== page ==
The appearance of abuse in Family Courts System Expensive, Inefficient And Abusive to children ,,,,
March 10, 2014 § 1 Comment
Opinion: Family Court System Expensive, Inefficient And Abusive
On Feb. 26, there was a historic vote at the state Capitol in which family court Judge Leslie Olear was only narrowly reappointed by the legislature. This vote came after public protests which gained media attention and after legislators were called into action to address the serious problems in our state’s family courts. After this vote, some members of the legal community understandably rushed to defend Judge Olear, claiming that the votes against her were politically motivated and only in response to complaints being expressed by a “small number of family court critics.” This is simply not the case.
This vote came after scores of parents, adult children of divorce, grandparents, attorneys and business executives testified until the early morning hours in front of a task force in January, after more than 630 parents signed a petition demanding legislative reforms of the family court’s broken guardian ad litem (GAL) system, and after legislators were inundated with thousands of complaints about our family courts from parents, as consumers of the family court system’s services.
In an op-ed piece submitted to the Law Tribune, Kimberly Knox, president of the Connecticut Bar Association, fell back on well-worn industry rhetoric trying to blame the actual victims in this scenario — the thousands of parents and families who have been financially devastated and unfairly denied access to their children solely due the problems in our family courts. The vote on Feb. 26 was not about a judge and what was in her best interests. The vote was about parents, children, families, citizens and taxpayers and what is in our best interests. The protests and the vote reflected how expensive, ineffective, abusive and damaging our family courts have become.
Unfortunately, Olear did not come before the legislature with a stellar record. In 2011, the state Supreme Court overturned a custody case ruling made by Olear where Chief Justice Chase Rogers expressed strong constitutional concerns. The opinions of the family law attorneys who testified in favor of Olear have a vested interest in doing so. The question should be asked how many parents and adult children of divorce testified – those impacted by the judge’s rulings. It is quite unfortunate that these voices and opinions are seldom solicited or heard.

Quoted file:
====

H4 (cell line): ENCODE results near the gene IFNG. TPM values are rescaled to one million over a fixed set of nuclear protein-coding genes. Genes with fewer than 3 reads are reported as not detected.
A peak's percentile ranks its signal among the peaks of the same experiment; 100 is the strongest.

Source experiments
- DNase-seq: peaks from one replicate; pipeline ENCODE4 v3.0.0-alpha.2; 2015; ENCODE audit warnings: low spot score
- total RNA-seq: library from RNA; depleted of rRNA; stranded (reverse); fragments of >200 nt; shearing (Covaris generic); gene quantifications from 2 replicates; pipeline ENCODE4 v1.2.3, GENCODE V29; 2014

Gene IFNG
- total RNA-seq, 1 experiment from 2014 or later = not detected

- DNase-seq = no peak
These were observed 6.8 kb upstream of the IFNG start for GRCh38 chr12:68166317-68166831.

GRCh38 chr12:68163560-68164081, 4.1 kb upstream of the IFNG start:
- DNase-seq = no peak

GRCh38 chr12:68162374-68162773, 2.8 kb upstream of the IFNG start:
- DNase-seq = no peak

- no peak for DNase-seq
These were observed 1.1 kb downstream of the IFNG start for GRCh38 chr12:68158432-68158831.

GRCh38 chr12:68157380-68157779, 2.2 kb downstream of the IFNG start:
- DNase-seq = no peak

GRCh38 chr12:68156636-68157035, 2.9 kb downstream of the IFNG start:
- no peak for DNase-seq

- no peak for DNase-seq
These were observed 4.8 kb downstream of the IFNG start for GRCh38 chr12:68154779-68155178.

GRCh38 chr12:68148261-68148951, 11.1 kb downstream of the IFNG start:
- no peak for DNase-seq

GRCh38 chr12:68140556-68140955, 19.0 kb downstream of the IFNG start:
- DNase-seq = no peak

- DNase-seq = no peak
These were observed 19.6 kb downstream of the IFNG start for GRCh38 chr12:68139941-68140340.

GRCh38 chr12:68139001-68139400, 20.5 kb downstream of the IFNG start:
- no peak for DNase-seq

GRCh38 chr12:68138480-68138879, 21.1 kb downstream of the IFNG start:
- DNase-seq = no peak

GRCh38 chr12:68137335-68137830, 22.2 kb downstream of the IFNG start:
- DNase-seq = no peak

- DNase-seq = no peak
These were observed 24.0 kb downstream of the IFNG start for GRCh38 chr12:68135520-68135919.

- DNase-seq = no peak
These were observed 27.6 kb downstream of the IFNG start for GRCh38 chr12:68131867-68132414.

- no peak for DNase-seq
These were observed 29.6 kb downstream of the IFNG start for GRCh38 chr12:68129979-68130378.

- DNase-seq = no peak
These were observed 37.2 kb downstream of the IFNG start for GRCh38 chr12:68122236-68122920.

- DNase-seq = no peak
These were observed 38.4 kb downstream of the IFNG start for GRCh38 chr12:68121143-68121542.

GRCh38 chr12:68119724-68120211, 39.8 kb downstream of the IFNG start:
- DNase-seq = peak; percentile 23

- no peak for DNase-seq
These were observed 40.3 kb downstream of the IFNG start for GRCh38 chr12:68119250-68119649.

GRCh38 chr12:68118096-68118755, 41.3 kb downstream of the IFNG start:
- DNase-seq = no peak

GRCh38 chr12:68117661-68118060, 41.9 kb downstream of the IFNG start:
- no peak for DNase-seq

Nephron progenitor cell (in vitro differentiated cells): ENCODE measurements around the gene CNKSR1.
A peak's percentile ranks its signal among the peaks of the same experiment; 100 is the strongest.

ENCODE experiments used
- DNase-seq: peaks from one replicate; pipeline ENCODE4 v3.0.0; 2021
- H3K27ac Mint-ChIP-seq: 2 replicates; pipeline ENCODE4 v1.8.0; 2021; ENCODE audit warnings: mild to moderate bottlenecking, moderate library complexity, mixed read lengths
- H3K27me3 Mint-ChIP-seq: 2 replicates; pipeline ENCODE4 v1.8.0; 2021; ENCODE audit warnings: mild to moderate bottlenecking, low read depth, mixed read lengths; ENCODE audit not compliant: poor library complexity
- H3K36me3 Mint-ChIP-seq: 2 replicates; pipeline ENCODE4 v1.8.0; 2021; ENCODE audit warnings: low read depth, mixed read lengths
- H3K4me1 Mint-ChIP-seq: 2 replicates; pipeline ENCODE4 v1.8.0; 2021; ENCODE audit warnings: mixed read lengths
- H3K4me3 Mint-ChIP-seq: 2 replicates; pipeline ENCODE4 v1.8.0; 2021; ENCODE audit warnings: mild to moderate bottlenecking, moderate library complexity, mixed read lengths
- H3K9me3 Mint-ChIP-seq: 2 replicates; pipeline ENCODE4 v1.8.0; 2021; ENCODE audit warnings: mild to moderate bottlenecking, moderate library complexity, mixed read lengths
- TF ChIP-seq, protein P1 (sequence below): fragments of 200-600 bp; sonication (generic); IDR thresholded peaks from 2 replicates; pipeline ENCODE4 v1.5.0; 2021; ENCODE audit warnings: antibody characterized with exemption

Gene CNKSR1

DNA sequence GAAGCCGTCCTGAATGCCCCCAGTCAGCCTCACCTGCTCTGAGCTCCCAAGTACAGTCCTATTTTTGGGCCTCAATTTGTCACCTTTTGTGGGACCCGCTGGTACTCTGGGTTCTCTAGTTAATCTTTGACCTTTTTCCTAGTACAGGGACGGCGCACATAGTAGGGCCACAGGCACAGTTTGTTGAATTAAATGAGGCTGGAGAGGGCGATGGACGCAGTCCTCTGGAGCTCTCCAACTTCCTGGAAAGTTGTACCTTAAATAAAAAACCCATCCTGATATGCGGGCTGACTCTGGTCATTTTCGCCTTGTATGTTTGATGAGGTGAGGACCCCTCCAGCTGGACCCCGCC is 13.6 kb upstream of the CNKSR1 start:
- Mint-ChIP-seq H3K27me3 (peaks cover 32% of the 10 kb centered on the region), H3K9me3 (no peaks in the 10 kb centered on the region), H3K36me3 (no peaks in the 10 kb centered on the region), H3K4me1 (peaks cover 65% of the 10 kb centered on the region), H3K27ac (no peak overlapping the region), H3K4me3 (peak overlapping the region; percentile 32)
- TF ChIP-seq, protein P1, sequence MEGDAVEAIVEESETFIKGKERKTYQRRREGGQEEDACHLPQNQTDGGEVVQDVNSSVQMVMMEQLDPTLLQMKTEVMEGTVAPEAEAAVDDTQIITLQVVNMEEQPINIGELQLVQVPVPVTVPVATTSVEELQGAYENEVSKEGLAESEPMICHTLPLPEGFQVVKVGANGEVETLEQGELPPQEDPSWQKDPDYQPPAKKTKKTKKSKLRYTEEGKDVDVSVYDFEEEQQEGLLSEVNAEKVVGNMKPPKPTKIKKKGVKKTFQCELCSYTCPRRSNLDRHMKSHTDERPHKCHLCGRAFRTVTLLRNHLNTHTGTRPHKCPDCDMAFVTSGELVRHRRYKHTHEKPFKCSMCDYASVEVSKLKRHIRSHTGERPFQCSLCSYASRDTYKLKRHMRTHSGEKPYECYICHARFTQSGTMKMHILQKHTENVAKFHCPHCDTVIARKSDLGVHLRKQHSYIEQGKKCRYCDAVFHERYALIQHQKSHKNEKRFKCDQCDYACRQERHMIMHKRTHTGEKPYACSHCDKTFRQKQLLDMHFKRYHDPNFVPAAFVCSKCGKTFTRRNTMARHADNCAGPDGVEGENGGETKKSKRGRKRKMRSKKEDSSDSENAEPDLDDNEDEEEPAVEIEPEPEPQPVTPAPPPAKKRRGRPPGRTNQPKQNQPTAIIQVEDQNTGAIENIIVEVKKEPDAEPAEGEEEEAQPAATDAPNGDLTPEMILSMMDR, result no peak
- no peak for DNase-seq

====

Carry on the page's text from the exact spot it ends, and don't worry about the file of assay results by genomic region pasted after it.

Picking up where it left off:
What legislators heard (and responded to) were complaints about children being arbitrarily separated from their parents and parents forced to pay for supervised visitations to see them. Parents being jailed for not being able to pay outlandish GAL fees. Parents being jailed for not being able to pay outlandish GAL feesThis same scenario has become the operational norm in our family courts, not one only associated with a small number of “high-conflict cases.”
The majority of the family courts’ time is consumed by the growing number of 3,400 or so custody cases it hears. It is the underlying politics and misguided policies of the family court itself which created this crisis – and one which is harming parents, children and families.
The vote signaled that citizens are no longer tolerating the status quo and expecting far better of our legislature and judiciary. It reflects a historic shift in attitudes and approaches towards family law happening not just here in Connecticut, but nationally and internationally as well. Connecticut is characteristically late to the game.
Many states have already enacted sweeping changes in their family laws and made shared parenting a standard. Maine reformed its GAL system last summer, following states such as Maryland, which eliminated GAL immunity. The chief justice of New York State and a task force in Delaware both proposed opening their family courts in order to “eliminate the atmosphere of corruption.” The chief justice of Canada called the country’s family courts “beyond the point of simple repair” and a Royal Commission is examining ways to replace their system with “something else.”